Dear Dr. R.V. Shrink:
My wife and I are on the verge of becoming RV owners. The biggest roadblock turns out we cannot agree on which type of RV to buy. I want a 5th wheel and she wants a motorhome. I tell her we get a lot more living space in a 5th wheel for half the money. She wants to be able to get up and move around while I drive. How do others work this out and agree on a rig that makes everyone happy? Please let me hear from you soon as I have a tight wad of money burning a whole in my pants pocket.
--Anxious in Austin
Dear Tight Wad:
Keep it in your pants until you have sorted out all the options. It’s a buyer’s market and you can find a great deal on whatever you decide. There are many ways to look at how a rig will serve you and what is important to you and your wife. Size matters. Some folks like a small living space that is easy to drive and park, and others want the Queen Mary on wheels. You should consider fuel. Not mpg on the rig only, but total travel mpg. Example: Your 5th wheel might cost more in fuel over a long period of travel compared to a motorhome pulling a small high mileage tow vehicle. Most people put on many more miles sightseeing than when actually pulling a rig.
Be sure to ballpark total trip mileage if a fuel budget is a concern. Another factor would be gas or diesel. Manufacturers are beginning to produce shorter diesel pusher motorhomes (Ex: Allegro Breeze) and class C Sprinter body rigs (Ex: Winnebago View). A diesel truck is going to cost you more at point of purchase, but save you fuel costs over the life of the vehicle. If everyone who joined the RV family could try before they buy, I guarantee most would make a different choice than what they end up with. I would suggest you and your wife visit a few local parks and talk to people with various rigs. You will find most RVers approachable and more than willing to share their thoughts and considerations on buying an RV. You will also find a wide variety of camping options from pop-ups to slide-outs.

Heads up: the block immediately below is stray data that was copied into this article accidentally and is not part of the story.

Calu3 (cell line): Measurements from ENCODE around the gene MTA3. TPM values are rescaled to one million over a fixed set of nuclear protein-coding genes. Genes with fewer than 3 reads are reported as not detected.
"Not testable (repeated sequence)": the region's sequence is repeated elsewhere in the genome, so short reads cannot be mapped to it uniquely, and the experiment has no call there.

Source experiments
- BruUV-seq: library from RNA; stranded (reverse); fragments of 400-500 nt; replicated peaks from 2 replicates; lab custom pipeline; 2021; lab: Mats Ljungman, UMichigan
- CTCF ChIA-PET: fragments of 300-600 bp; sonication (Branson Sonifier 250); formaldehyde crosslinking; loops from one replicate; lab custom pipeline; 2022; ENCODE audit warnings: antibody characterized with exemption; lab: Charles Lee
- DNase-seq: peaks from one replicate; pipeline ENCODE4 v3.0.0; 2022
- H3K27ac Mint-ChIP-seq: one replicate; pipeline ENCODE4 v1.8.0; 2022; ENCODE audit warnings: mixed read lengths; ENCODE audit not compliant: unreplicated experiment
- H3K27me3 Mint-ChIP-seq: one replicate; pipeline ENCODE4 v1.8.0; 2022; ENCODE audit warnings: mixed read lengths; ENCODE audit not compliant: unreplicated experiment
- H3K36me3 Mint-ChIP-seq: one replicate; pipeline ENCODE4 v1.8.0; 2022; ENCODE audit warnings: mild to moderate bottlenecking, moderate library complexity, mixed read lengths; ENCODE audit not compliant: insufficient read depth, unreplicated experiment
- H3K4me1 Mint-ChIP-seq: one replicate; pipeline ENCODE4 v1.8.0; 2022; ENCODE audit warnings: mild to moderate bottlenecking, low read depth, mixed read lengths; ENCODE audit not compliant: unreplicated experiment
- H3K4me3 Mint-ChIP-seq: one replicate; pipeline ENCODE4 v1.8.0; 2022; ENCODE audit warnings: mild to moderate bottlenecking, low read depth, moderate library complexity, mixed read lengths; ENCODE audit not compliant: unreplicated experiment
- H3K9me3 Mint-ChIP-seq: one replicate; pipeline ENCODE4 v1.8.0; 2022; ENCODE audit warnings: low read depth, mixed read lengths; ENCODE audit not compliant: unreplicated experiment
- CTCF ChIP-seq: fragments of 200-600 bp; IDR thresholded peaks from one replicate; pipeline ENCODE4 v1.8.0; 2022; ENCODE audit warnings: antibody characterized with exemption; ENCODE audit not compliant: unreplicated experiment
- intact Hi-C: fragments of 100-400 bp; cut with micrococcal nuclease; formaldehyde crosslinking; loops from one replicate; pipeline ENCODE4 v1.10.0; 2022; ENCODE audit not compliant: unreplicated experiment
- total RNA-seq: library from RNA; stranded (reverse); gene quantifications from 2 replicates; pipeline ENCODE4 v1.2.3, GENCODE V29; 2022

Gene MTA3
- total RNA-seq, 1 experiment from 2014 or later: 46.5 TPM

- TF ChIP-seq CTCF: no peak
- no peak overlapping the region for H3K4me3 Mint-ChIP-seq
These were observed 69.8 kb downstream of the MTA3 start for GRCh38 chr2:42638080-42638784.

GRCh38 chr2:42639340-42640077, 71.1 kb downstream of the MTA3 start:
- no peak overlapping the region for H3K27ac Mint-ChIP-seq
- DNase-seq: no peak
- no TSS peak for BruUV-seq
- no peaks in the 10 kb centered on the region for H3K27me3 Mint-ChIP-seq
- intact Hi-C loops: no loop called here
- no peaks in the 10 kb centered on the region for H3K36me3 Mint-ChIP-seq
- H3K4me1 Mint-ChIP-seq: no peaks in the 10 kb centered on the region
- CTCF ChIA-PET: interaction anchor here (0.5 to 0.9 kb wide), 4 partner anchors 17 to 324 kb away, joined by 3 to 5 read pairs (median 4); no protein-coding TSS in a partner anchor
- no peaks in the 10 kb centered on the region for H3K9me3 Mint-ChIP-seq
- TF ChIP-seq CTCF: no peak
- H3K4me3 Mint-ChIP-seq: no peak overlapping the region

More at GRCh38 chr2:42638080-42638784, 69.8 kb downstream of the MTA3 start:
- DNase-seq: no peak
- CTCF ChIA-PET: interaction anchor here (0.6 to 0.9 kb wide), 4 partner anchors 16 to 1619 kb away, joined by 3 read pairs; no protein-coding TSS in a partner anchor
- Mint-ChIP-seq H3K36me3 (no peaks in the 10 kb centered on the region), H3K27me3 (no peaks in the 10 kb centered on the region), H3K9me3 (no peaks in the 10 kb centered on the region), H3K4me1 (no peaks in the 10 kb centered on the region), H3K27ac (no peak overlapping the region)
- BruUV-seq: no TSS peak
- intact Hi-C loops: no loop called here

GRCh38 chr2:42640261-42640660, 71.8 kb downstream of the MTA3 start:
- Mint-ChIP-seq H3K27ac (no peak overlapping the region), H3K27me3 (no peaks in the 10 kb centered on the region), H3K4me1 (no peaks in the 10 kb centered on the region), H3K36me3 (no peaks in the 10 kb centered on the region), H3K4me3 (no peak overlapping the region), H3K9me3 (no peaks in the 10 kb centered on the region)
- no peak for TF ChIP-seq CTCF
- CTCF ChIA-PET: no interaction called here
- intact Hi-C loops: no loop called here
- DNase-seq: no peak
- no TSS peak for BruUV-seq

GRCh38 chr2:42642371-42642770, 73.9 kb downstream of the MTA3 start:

Another important factor often overlooked by first time buyers is an efficient floor plan. When buying a rig, looks are only skin deep. Make every square foot of living space count. Let’s not forget the ever popular “Toy Haulers.” Yes, RVs in America need a garage. Some people with a lot of toys find this a must. There is comfort in knowing your Harley Hog is sleeping right next to you in an adjacent room. Before you know it you and your wife will be on the same page -- totally confused. The point is, there is no perfect rig. You need to find the most comfortable, affordable options that make the two of you the most happy before you unroll that wad.
--Keep Smilin’, Dr. R.V. Shrink